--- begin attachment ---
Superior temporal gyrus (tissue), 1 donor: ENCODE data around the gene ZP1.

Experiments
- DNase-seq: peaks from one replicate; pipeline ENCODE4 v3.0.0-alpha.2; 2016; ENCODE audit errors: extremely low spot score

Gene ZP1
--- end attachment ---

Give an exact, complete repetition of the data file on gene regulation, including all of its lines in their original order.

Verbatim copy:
Superior temporal gyrus (tissue), 1 donor: ENCODE data around the gene ZP1.

Experiments
- DNase-seq: peaks from one replicate; pipeline ENCODE4 v3.0.0-alpha.2; 2016; ENCODE audit errors: extremely low spot score

Gene ZP1